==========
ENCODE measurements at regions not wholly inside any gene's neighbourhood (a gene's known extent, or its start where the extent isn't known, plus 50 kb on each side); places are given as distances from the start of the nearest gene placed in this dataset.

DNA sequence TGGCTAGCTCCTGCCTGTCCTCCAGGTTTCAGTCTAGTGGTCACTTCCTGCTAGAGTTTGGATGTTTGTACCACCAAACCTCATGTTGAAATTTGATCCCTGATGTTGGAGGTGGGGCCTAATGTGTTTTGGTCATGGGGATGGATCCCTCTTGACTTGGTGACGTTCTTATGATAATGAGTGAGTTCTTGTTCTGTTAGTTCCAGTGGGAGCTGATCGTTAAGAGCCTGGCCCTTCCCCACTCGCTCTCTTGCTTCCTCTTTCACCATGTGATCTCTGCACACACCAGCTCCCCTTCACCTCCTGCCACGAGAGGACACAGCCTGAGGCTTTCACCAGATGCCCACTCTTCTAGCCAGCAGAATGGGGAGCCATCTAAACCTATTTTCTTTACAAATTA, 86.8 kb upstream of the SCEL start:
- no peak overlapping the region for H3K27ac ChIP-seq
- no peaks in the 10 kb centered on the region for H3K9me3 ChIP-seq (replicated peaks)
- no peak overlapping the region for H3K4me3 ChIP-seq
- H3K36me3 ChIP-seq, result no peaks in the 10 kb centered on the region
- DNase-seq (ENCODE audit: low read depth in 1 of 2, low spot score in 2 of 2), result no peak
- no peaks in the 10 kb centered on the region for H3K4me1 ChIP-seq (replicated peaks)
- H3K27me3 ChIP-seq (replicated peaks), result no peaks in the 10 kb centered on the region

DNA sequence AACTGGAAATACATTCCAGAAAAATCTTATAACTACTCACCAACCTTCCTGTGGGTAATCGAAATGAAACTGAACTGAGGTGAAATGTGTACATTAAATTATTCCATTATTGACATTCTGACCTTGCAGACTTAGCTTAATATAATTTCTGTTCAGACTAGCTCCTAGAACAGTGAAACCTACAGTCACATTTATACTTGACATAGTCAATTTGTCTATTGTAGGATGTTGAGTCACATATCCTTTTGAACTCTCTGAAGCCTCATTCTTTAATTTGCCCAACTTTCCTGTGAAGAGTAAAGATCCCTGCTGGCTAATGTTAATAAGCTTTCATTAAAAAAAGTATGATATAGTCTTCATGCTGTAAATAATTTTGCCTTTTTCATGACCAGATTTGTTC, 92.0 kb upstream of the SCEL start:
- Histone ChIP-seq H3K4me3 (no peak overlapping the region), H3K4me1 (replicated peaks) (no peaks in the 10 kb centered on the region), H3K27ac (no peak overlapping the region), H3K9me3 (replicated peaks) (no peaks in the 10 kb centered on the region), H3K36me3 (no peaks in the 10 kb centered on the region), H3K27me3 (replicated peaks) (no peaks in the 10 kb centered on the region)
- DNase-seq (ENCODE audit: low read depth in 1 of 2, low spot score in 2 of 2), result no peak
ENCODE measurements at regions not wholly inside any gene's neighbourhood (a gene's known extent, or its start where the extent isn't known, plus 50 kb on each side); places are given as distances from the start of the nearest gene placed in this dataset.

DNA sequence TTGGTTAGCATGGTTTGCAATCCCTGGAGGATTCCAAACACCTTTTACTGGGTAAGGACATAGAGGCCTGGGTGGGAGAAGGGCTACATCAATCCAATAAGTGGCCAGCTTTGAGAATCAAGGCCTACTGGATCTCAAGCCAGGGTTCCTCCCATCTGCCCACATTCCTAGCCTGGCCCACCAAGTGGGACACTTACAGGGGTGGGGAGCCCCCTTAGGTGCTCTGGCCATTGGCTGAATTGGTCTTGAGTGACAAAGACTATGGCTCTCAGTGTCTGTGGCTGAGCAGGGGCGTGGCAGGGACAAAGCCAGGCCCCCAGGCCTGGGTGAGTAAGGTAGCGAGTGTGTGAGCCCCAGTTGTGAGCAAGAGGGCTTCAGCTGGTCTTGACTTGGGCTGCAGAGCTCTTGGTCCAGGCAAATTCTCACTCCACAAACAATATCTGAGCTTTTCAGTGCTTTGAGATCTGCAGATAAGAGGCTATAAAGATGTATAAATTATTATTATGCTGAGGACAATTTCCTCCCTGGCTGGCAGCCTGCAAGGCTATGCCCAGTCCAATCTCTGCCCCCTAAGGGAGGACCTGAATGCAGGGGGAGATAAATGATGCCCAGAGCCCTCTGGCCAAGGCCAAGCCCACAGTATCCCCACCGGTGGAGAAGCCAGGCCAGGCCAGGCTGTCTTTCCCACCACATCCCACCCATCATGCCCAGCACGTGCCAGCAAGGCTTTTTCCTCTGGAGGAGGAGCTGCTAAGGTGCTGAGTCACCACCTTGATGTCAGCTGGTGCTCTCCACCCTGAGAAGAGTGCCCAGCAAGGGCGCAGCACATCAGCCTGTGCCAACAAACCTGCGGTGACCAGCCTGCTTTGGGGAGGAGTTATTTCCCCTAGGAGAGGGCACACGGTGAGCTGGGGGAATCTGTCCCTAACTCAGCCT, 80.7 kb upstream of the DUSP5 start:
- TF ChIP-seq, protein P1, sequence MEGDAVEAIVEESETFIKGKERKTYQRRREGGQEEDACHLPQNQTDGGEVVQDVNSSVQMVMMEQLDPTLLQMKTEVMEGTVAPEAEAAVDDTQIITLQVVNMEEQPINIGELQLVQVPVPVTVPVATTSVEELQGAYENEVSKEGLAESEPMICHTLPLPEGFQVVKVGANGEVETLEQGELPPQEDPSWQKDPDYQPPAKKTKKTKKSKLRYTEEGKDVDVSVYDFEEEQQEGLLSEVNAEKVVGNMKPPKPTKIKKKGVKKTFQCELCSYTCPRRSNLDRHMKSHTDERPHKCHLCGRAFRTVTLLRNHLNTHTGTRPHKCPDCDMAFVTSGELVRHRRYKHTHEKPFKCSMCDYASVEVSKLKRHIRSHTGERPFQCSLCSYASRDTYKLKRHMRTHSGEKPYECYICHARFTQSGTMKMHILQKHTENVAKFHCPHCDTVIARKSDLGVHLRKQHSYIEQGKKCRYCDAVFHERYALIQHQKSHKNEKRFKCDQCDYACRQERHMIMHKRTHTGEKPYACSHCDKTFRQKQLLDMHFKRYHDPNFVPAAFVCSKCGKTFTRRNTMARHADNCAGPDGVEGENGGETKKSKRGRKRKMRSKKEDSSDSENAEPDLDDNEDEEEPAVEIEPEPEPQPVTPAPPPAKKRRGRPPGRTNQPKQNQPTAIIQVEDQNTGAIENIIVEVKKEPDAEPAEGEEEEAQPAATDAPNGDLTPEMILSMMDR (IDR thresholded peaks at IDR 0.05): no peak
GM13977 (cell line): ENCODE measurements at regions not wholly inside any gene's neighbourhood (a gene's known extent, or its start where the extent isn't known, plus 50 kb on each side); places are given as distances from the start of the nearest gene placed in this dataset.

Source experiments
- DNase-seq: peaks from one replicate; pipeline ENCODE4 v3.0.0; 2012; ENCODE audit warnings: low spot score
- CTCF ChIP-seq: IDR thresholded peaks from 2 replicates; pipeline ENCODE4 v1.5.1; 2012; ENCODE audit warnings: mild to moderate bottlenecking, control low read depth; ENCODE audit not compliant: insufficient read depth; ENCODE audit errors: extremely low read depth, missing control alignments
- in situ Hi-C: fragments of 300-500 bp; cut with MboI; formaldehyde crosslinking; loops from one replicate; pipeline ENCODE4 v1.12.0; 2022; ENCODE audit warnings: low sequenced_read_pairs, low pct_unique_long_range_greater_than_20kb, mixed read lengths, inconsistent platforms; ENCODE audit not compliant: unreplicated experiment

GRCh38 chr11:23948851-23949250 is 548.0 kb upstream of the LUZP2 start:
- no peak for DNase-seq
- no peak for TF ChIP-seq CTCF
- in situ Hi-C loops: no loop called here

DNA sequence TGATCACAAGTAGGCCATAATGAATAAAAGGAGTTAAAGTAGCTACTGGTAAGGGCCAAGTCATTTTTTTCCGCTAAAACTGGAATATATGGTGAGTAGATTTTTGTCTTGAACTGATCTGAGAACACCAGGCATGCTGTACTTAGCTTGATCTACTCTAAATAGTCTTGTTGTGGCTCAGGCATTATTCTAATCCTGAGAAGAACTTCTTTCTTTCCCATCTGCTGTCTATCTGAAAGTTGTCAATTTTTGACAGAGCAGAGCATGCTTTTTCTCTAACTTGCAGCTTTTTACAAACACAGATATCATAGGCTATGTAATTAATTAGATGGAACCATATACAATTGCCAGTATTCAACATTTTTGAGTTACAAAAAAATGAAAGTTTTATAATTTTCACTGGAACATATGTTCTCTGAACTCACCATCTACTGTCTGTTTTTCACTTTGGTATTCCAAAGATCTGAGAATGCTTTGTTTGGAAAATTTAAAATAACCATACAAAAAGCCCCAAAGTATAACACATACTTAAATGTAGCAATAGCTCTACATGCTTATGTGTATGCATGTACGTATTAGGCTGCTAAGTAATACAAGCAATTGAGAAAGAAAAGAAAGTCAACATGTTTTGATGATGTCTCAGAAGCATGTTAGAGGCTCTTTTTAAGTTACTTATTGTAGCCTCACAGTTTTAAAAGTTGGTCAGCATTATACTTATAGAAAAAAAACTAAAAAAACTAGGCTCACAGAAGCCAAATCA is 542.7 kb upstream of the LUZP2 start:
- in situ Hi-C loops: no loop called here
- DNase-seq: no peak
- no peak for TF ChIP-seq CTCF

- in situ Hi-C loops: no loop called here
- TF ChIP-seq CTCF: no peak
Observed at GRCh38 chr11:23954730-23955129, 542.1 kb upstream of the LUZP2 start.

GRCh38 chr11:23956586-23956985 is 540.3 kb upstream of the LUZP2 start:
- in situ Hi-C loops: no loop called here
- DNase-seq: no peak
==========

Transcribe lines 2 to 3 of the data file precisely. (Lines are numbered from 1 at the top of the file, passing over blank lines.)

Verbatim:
DNA sequence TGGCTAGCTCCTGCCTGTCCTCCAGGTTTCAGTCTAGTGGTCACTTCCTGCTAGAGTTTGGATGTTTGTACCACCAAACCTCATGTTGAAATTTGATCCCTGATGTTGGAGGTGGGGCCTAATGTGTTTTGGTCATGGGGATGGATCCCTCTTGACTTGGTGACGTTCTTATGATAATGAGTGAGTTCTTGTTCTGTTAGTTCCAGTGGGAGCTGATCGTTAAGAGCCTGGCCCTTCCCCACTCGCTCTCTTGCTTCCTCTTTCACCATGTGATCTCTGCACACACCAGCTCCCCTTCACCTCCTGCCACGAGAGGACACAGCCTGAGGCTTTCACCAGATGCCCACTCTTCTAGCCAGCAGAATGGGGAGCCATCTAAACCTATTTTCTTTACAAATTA, 86.8 kb upstream of the SCEL start:
- no peak overlapping the region for H3K27ac ChIP-seq